The SoundGrid clock master I/O would ideally be a device that sits on the same network switch as the main SoundGrid server.
Placing a SoundGrid Server on a different switch as the SoE clock master I/O is fine, but keep switch hops to the minimum possible.
If there are multiple SoundGrid I/Os connected to the same network switch as the server, the natural choice for clock master would be the main stage box, or a device that has dual power supply, such as the DSPro StageGrid 4000.
If you are looking to synchronize a SoundGrid system to an external clock source coming from a digital mixing console or another audio network protocol, you would usually choose the I/O device that bridges the 2 systems, as the SoundGrid System’s clock master. In that case, go to the I/O’s control panel in the SoundGrid application and set its clock source to 'Digital' or ‘Word clock’, depending on the specific use case. This I/O will distribute the clock signal via the network to the rest of the SoundGrid devices using the SoE protocol.
You can also go in the opposite direction and have the external system sync to SoundGrid. In that case, the I/O device bridging both systems does not necessarily have to be selected as the SoundGrid clock master. If it is selected as clock master, its clock source should be set to 'Internal'. You can also set a different SoundGrid I/O from your setup as the clock master, while the I/O bridging the 2 systems is synced to that I/O via SoE. In that case, it is important to make sure that the external system’s clock source is set to sync to SoundGrid.
The SoundGrid Server is the CORE of a SoundGrid system. It is a computer running a customized Linux operating system with the sole purpose of processing audio. It handles plugin processing and serves as the mixing and summing engine of the system. The server is an integral part of the SoundGrid system. Without it, no audio will flow through the mixer.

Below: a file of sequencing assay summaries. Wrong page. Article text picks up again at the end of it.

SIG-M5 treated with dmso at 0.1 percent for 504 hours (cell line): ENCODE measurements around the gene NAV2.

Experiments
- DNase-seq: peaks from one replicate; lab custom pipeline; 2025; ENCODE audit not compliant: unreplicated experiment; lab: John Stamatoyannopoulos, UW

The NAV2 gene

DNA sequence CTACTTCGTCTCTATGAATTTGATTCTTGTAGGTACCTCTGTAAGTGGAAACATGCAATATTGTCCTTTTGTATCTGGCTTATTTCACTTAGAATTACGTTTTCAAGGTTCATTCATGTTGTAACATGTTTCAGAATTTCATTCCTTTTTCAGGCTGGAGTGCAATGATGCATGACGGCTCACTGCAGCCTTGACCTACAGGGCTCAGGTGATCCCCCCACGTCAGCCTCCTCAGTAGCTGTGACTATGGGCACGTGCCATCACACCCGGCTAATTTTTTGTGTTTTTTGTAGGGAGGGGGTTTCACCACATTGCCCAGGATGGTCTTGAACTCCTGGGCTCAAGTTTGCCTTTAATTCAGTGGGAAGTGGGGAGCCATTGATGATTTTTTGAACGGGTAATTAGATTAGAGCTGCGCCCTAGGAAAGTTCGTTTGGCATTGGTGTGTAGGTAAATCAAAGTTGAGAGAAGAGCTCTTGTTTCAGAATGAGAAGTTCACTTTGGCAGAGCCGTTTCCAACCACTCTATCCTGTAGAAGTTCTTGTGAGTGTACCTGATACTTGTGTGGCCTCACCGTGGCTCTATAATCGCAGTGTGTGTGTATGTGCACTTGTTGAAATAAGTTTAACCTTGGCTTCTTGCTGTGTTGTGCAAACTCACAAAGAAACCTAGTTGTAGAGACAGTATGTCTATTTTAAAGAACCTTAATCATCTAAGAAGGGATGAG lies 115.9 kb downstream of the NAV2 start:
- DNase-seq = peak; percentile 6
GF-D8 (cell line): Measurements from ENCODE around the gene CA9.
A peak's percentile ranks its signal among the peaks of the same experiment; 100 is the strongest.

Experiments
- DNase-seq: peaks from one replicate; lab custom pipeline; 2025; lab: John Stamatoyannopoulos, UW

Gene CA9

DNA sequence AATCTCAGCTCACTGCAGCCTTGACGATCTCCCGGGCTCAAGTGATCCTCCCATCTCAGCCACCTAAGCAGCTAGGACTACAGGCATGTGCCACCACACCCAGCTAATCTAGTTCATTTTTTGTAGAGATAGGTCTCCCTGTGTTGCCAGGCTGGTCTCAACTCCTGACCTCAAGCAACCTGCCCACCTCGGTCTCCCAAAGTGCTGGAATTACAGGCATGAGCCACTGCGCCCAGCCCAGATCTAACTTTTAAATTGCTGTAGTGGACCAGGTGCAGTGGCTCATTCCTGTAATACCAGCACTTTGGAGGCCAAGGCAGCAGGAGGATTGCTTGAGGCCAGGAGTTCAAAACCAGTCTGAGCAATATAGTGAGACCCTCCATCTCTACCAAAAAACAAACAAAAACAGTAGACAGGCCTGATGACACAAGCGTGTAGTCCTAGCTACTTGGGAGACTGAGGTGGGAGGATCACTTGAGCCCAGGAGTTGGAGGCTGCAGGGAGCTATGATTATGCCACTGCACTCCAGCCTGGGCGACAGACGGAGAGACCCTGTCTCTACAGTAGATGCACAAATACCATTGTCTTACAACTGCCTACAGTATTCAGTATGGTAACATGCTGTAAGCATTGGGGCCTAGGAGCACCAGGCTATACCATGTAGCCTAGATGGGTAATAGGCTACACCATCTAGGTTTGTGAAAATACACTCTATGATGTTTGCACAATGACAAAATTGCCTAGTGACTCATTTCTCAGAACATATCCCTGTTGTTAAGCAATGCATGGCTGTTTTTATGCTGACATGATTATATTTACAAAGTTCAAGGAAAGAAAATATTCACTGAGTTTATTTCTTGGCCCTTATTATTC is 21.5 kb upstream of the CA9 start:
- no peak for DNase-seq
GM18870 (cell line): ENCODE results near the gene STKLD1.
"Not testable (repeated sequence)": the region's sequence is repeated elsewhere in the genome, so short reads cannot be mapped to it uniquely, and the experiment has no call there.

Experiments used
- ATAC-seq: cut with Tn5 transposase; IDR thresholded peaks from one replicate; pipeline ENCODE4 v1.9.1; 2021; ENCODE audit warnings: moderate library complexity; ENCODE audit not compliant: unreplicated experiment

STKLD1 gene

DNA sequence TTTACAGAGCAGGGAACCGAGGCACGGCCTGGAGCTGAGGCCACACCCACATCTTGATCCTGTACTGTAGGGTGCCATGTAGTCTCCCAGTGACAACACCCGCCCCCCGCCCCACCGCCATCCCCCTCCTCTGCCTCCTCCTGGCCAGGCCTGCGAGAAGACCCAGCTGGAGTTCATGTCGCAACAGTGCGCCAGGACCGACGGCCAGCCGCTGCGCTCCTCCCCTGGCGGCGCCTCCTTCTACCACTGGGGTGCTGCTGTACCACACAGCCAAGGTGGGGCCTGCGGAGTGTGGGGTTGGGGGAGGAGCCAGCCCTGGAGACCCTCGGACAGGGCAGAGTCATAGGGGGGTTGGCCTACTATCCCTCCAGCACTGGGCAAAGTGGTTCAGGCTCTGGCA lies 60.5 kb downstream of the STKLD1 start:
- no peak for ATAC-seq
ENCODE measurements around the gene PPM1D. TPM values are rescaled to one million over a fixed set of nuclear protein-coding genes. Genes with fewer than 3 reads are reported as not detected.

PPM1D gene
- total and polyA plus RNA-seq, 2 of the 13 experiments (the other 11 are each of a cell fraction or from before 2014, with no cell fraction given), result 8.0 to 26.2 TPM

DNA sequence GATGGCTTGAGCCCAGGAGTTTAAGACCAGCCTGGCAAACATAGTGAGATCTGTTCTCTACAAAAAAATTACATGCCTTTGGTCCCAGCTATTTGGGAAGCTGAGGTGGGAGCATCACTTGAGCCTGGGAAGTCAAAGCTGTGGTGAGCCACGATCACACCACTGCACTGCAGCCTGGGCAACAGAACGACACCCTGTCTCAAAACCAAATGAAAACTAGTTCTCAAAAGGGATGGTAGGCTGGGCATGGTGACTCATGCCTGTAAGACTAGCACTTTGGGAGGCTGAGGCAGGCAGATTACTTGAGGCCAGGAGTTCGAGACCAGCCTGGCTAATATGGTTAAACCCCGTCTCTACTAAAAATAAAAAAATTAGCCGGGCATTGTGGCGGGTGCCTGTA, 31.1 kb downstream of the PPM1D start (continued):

There are several models to choose from. SoundGrid servers such as the Titan Server or the SoundGrid Extreme Server are 2U full rack size, while the Compact ‘C’ series are 2U half-rack size.
When purchasing a SoundGrid server, it is important to refer to the Compare Servers page for plugin processing benchmarks.
It is also important to make sure that the server model you choose, whether it is the Titan, Extreme, One or Proton, meets your technical requirements in terms of sample rate, eMotion LV1 license type (16, 32 or 64 channels) and the amount (and type) of plugins that you intend to use.
An additional server can be used to act as our backup server. If the main server fails, the second server will kick in and continue to process the audio. In this situation, a momentary mute in the system will take place, until the system has re-synchronized itself.
When setting up server redundancy, it is recommended to use two identical server models so that in case of a failure, the redundant server will be at least as strong as the main server so it can properly handle the CPU load.
When you have two servers connected and assigned as your main and redundant, you can perform a quick redundancy test to ensure that the system is working as expected. To do so, right click on the server slot menu and press on ‘Test Redundancy’. This will perform automatic server switching. You can also test the redundancy by physically disconnecting the main server’s Ethernet cable and witnessing the backup server taking the roll of processing the audio.
Please note that a short mute will occur while the server switchover takes place, as the system re-synchronizes itself.
One can utilize up to 4 servers to add more processing power, by designating servers to selected plugin racks.
In the eMotion LV1 Mixer, groups A acts as the audio engine. The main server assigned to group A must be continuously assigned for audio to pass.
To increase plugin processing capacity, one can assign selected plugin racks to additional servers that are assigned to groups B/C/D. When doing so, audio is sent from group A's main server to the additional auxiliary server(s) and returns to main server in group A, post-processing. This routing adds some latency to the rack.
Should the auxiliary server fail, audio will not be completely lost. Rather, rack processing will be bypassed, and the audio will remain unprocessed until the disconnected server is back online again.
The rack's latency value will remain the same in the path to the mixing buss, even though it is bypassed.